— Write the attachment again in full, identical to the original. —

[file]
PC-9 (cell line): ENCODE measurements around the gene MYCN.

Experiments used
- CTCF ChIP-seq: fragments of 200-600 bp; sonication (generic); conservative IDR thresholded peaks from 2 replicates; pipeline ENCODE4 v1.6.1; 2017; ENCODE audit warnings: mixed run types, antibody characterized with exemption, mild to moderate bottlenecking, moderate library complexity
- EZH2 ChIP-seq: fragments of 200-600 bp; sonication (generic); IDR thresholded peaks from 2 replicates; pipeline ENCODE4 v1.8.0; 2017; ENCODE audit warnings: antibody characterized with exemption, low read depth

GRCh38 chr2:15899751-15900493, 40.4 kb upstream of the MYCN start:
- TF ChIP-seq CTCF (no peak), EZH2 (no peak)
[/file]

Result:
PC-9 (cell line): ENCODE measurements around the gene MYCN.

Experiments used
- CTCF ChIP-seq: fragments of 200-600 bp; sonication (generic); conservative IDR thresholded peaks from 2 replicates; pipeline ENCODE4 v1.6.1; 2017; ENCODE audit warnings: mixed run types, antibody characterized with exemption, mild to moderate bottlenecking, moderate library complexity
- EZH2 ChIP-seq: fragments of 200-600 bp; sonication (generic); IDR thresholded peaks from 2 replicates; pipeline ENCODE4 v1.8.0; 2017; ENCODE audit warnings: antibody characterized with exemption, low read depth

GRCh38 chr2:15899751-15900493, 40.4 kb upstream of the MYCN start:
- TF ChIP-seq CTCF (no peak), EZH2 (no peak)